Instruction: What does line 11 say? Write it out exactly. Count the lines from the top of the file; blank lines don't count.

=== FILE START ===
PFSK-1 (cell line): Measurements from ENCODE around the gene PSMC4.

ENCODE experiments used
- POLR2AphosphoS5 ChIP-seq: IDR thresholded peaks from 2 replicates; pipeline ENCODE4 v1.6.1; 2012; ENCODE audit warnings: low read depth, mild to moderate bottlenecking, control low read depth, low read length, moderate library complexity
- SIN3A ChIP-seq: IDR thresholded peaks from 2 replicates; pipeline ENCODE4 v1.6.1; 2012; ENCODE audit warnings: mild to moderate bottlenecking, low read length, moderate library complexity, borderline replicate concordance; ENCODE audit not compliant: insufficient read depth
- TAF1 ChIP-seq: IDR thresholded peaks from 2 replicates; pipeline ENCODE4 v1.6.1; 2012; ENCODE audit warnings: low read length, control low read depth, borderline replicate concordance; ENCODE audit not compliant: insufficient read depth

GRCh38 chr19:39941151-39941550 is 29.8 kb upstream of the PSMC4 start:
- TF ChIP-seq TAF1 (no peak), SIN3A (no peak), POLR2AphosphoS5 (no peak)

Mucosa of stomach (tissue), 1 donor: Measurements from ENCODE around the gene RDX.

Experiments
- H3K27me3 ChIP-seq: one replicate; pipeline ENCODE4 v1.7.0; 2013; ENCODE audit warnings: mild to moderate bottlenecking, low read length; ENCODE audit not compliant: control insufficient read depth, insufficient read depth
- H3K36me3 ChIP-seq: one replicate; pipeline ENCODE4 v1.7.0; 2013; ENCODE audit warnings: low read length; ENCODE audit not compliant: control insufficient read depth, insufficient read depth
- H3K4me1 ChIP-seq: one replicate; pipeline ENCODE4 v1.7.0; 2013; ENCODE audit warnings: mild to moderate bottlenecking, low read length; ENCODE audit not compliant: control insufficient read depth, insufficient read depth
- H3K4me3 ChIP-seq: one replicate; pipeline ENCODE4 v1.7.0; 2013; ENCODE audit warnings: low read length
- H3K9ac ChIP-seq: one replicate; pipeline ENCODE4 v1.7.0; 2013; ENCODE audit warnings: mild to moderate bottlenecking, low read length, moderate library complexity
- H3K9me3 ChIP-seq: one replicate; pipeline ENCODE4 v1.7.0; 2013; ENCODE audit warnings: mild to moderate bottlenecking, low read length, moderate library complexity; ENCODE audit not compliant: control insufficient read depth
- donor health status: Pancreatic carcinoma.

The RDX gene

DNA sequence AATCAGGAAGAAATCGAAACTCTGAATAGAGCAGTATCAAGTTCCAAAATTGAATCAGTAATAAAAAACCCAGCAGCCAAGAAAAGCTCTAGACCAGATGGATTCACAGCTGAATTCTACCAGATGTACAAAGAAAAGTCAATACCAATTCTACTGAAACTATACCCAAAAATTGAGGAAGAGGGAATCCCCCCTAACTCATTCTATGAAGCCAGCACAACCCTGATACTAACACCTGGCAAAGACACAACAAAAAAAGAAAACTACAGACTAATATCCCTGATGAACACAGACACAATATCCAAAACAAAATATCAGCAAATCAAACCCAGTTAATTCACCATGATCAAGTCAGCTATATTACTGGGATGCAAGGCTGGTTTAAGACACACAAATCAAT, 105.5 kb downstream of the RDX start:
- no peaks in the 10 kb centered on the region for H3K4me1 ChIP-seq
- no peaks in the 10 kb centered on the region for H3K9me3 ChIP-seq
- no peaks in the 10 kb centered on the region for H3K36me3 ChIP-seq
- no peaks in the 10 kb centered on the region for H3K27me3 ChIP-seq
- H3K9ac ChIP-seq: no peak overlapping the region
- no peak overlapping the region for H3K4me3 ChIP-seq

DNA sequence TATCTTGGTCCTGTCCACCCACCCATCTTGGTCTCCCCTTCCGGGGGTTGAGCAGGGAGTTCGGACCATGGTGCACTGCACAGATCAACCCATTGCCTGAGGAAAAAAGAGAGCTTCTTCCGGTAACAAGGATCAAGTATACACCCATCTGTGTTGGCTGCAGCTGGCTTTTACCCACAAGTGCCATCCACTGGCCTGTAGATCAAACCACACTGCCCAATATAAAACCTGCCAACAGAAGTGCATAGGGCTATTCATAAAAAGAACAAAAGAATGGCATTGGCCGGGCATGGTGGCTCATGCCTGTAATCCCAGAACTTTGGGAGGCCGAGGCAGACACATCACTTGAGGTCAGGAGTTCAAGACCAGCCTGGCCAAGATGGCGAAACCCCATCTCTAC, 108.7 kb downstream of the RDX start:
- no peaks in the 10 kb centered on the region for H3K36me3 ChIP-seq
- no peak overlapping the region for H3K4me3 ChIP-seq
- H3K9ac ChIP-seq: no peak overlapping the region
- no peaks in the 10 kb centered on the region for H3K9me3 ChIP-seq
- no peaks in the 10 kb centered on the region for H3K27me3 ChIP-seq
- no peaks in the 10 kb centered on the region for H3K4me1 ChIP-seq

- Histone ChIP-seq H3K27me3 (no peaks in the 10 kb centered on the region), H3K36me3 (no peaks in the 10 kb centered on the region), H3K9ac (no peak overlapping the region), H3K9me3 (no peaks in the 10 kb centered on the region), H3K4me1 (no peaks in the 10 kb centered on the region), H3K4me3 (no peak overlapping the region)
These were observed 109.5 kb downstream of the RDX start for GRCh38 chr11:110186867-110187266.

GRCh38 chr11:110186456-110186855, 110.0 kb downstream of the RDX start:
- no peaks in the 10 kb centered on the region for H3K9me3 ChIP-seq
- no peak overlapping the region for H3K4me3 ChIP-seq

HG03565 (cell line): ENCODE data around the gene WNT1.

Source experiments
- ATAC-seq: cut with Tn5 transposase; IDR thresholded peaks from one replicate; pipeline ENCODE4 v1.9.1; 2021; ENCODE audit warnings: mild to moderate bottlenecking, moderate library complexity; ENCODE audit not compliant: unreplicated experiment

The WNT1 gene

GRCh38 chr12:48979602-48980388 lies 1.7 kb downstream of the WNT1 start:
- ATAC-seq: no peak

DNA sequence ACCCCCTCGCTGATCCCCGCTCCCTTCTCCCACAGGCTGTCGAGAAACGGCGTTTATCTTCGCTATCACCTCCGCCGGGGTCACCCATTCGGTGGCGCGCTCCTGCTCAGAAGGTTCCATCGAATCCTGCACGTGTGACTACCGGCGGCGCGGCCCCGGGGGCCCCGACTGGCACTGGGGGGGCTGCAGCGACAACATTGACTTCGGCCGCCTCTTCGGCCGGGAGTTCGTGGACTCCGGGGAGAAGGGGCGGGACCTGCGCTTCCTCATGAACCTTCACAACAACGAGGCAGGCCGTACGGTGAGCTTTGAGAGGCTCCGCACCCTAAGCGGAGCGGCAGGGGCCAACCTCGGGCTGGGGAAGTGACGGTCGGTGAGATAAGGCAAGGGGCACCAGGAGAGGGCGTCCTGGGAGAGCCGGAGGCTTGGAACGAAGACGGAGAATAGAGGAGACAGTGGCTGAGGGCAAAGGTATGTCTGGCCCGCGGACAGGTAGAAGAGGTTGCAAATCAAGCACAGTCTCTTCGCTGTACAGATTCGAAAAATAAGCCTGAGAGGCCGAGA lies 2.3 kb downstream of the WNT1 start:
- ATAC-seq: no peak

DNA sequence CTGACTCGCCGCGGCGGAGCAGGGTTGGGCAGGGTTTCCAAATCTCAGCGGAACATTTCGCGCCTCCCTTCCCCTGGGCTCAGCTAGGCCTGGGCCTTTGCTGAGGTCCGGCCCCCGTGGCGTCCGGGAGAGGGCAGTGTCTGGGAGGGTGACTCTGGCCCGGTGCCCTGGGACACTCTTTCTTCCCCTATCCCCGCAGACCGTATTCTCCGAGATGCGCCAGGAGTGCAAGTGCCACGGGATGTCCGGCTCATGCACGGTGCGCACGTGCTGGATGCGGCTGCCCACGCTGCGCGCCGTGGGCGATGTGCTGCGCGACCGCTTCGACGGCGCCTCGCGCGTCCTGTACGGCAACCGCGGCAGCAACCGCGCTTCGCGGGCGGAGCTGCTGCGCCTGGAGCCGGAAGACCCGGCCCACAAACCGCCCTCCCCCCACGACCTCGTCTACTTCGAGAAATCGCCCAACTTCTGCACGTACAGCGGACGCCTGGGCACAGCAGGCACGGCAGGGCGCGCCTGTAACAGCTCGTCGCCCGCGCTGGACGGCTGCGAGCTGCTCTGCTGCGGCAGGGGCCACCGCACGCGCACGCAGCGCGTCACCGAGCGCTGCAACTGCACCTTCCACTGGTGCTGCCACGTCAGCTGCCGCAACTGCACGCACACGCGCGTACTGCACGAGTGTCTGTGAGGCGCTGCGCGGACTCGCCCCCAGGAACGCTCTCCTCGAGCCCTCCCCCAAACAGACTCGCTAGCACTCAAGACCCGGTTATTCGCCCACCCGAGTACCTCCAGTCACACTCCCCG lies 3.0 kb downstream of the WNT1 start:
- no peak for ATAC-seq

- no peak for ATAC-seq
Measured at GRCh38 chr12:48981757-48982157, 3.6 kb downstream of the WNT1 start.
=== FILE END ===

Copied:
- H3K36me3 ChIP-seq: one replicate; pipeline ENCODE4 v1.7.0; 2013; ENCODE audit warnings: low read length; ENCODE audit not compliant: control insufficient read depth, insufficient read depth